Not Every Eating Disorder Is Easy To See
When I was younger, the word anorexia brought to mind the concept of not eating anything at all and adolescent girls in hospitals. Bulimia meant purging, making yourself physically sick.
They seemed to have black or white definitions. They described a very specific (and seemingly obvious) type of person. In my mind, I had never met what I thought was the proper criterion of a person with an eating disorder. I certainly didn’t believe I was a victim to any disease.
I was just a girl who was conscious of her health and I thought that was a good thing—something to be proud of, even. Sure, I woke up at 4:30 am to get my first workout of the day in before heading off to class where I would spend the entire morning thinking about my lunch and the afternoon dreading the second workout I would do when I got home. I went to bed at 8 pm, partially from the exhaustion of waking up so early and also to fight off the intense hunger that would inevitably come if I stayed awake for too long. I weighed myself at least five times a day—sometimes up to ten—but I told myself it was just to measure my progress, and there was no harm in that.
It Seems Obvious Now. It Wasn’t.
Looking back, now I see that I avoided any gatherings that involved food and made up creative ways to refuse certain foods. But at the time, I figured that I ate out once a week, which made me feel like I was still “treating” myself. (Even if I wouldn’t eat anywhere without extensive nutrition information available on their website and spent hours worrying about whether it was fully accurate or not. But isn’t that what being healthy means?!)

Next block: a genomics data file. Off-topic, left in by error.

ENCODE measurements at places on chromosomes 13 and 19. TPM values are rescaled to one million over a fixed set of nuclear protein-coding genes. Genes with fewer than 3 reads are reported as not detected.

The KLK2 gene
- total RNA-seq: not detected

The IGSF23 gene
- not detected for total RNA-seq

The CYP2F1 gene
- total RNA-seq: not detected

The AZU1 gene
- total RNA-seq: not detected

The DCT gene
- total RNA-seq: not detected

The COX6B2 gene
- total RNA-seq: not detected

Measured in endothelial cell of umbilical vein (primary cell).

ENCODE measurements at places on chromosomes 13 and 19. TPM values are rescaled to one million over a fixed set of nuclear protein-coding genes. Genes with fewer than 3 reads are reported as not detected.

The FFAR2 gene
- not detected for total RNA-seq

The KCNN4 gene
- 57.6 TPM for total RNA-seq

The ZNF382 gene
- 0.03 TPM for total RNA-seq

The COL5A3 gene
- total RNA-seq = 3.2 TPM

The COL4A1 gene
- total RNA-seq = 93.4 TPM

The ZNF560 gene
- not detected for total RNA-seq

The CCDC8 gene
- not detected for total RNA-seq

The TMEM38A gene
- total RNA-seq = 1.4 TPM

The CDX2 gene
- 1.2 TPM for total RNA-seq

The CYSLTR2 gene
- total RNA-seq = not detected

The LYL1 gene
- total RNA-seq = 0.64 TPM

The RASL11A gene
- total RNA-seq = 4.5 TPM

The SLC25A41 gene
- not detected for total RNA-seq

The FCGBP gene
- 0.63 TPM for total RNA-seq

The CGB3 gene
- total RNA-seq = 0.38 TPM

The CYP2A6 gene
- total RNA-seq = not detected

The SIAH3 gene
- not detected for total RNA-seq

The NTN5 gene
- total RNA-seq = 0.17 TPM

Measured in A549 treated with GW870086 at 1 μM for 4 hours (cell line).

It didn’t really seem like a problem at the time. It seemed like what everyone was doing.
Yeah, I didn’t have a period for almost two years, but I thought it was normal if your were active. I figured I would just deal with it later. Even when my BMI reached the criteria for anorexia, I didn’t think I looked unhealthy so it wasn’t a red flag. I cried when I ate 50 calories over what I normally allowed myself, but that wasn’t an everyday occurrence, so I didn’t think it wasn’t a big deal.
From Anorexia To Bulimia
Two years after this dive into what I thought was normal health-consciousness, I began struggling with binge eating.
I felt compelled to eat everything in my house on Friday nights. And to spend a great part of Saturday working it off with exercise. I began gaining back the weight I had lost and became depressed. Finally, I realized I had a problem.
I struggled with an eating disorder for over two years and didn’t even know it.
Recognizing My Illness
Eating disorders—nearly all illnesses, really—come in so many different forms. Their victims don’t all act or look the same. They each have a different story, a different way of coping. Moreover, they each have a different way of showing their symptoms around food and exercise.
There’s this idea that everyone with an eating disorder looks alarmingly frail or passes out frequently. We think we’ll see it when it’s our close ones, but too often we don’t. When it’s your friends, your classmates, and your family members—people who seem relatively healthy both in body and mind – it’s too easy not to see it. I didn’t. My friends and family didn’t.
Recognizing my illness was the first step I made in my healing journey.
I owed it to myself to realize I had a problem. It was the only way for me to move on. It was the only way for me to live my life the way it should have been lived all along.
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